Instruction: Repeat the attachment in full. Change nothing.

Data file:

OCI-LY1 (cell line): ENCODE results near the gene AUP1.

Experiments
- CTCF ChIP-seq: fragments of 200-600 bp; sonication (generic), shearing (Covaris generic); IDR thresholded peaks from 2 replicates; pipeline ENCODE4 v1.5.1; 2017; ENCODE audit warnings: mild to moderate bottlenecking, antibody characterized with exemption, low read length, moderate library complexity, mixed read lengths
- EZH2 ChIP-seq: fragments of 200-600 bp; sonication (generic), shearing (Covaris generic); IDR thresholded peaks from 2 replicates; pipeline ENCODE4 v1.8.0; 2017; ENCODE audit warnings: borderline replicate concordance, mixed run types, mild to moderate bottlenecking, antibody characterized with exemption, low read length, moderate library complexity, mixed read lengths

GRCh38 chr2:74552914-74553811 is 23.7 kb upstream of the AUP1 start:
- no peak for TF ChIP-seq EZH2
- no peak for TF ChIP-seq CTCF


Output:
OCI-LY1 (cell line): ENCODE results near the gene AUP1.

Experiments
- CTCF ChIP-seq: fragments of 200-600 bp; sonication (generic), shearing (Covaris generic); IDR thresholded peaks from 2 replicates; pipeline ENCODE4 v1.5.1; 2017; ENCODE audit warnings: mild to moderate bottlenecking, antibody characterized with exemption, low read length, moderate library complexity, mixed read lengths
- EZH2 ChIP-seq: fragments of 200-600 bp; sonication (generic), shearing (Covaris generic); IDR thresholded peaks from 2 replicates; pipeline ENCODE4 v1.8.0; 2017; ENCODE audit warnings: borderline replicate concordance, mixed run types, mild to moderate bottlenecking, antibody characterized with exemption, low read length, moderate library complexity, mixed read lengths

GRCh38 chr2:74552914-74553811 is 23.7 kb upstream of the AUP1 start:
- no peak for TF ChIP-seq EZH2
- no peak for TF ChIP-seq CTCF